- Declaration and Programme of Action on a Culture of Peace, Articles 1/4 and B/9.
- A World Fit for Children, Articles 5 and 20
- United Study on Disarmament and Non-proliferation Education, Article 20.
- ^Matsuura, Koichiro. (2008) 'Foreword'. In: J.S.Page Peace Education: Exploring Ethical and Philosophical Foundations. Charlotte: Information Age Publishing. p.xix.
- ^Reardon, Betty. (1997). 'Human Rights as Education for Peace'. In: G.J. Andrepoulos and R.P. Claude (eds.) Human Rights Education for the Twenty-First Century. (255-261). Philadelphia: University of Pennsylvania Press.
- ^Roche, Douglas. (1993). The Human Right to Peace. Toronto: Novalis.
- ^United Nations General Assembly. (1993) Vienna Declaration and Programme of Action (World Conference on Human Rights). New York: United Nations. (A/CONF. 157/23 on June 25, 1993). Part 2, Paragraphs 78-82.
- ^Harris, Ian and Synott, John. (2002) 'Peace Education for a New Century' Social Alternatives 21(1):3-6
- ^Page, James S. (2008) Peace Education: Exploring Ethical and Philosophical Foundations. Charlotte: Information Age Publishing. p. 189. ISBN 978-1-59311-889-1. Chapter details
- ^Galtung, Johan (1975) Essays in Peace Research, Volume 1. Copenhagen: Eljers. pp. 334-339.
- ^Calleja, Joachim James (1991) 'A Kantian Epistemology of Education and Peace: An Examination of Concepts and Values'. Unpublishd PhD Thesis. Bradford University.
- ^Page, James S. (2008) Peace Education: Exploring Ethical and Philosophical Foundations. Charlotte: Information Age Publishing. ISBN 978-1-59311-889-1. Chapter details
- ^See Groff, L., and Smoker, P. (1996). Creating global-local cultures of peace. Peace and Conflict Studies Journal, 3, (June); Harris, I.M. (1999). Types of peace education. In A. Raviv, L. Oppenheimer, and D. Bar-Tal (Eds.), How Children Understand War and Peace (pp. 299-317). San Francisco: Jossey- Bass Publishers; Johnson, M.L. (1998). Trends in peace education. ERIC Digest. ED417123; Swee-Hin Toh. 1997. “Education for Peace: Towards a Millennium of Well-Being”. Paper for the Working Document of the International Conference on Culture of Peace and Governance (Maputo, Mozambique, 1–4 September 1997)
- ^See Deutsch, M. (1993). Educating for a peaceful world. American Psychologist, 48, 510-517; Hakvoort, I. and Oppenheimer, L. (1993). Children and adolescents' conceptions of peace, war, and strategies to attain peace: A Dutch case study. Journal of Peace Research, 30, 65-77; Harris, I.M. (1999). Types of peace education. In A. Raviv, L. Oppenheimer, and D. Bar-Tal (Eds.), How Children Understand War and Peace (pp. 299-317). San Francisco: Jossey-Bass Publishers.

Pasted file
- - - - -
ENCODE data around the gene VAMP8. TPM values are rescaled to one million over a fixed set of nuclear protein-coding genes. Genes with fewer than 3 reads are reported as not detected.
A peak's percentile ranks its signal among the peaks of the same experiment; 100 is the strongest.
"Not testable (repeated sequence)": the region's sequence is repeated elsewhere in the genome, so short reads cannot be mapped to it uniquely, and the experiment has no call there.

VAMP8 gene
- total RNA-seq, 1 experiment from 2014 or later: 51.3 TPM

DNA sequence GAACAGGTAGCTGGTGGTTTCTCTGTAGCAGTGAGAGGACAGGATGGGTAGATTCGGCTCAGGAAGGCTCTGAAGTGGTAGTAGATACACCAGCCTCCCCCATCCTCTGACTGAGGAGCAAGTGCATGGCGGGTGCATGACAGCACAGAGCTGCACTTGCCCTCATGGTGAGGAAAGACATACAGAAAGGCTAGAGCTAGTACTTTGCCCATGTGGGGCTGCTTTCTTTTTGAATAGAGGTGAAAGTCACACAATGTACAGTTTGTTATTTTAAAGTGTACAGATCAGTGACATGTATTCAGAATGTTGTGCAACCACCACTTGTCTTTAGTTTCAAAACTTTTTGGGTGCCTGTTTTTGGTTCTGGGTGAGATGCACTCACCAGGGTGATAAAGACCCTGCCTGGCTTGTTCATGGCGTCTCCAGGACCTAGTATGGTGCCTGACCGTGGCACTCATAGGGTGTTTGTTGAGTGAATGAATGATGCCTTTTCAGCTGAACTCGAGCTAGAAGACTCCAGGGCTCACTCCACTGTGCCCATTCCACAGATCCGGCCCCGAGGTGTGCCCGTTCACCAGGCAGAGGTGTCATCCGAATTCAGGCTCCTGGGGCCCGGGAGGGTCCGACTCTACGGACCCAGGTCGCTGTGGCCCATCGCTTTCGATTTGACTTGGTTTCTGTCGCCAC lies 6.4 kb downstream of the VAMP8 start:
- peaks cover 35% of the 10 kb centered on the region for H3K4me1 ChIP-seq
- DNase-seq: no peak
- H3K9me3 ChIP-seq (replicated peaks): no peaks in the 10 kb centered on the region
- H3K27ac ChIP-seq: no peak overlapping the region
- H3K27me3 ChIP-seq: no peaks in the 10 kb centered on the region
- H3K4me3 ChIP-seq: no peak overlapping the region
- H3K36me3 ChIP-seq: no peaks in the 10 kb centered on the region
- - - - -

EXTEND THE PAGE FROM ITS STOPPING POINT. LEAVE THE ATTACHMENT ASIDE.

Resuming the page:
- ^Van Slyck, M.R., Stern, M., and Elbedour, S. (1999). Adolescents' beliefs about their conflict behaviour. In A. Raviv, L. Oppenheimer, and D. Bar-Tal (Eds.), How Children Understand War and Peace (pp. 208-230). San Francisco: Jossey-Bass Publishers.
- ^Jeffries, R. Examining barriers to effective peace education reform. Contemporary Education, 71, 19-22.
- ^U.S. Department of State Bureau of International Information Programs. (n.d.). The culture of democracy. Retrieved January 13, 2003, from http://usinfo.state.gov/products/pubs/whatsdem/whatdm6.htm
- ^Quoted from CIVITAS BiH, a program of democracy and human rights education in primary, secondary and tertiary schools of Bosnia and Herzegovina. http://www.civitas.ba/nastavni_planovi/index.php
- ^Brabeck, K. (2001). Justification for and implementation of peace education. Peace and Conflict: Journal of Peace Psychology, 7, 85-87.
- ^Swee-Hin Toh. 1997. "Education for Peace: Towards a Millennium of Well-Being". Paper for the Working Document of the International Conference on Culture of Peace and Governance (Maputo, Mozambique, 1–4 September 1997)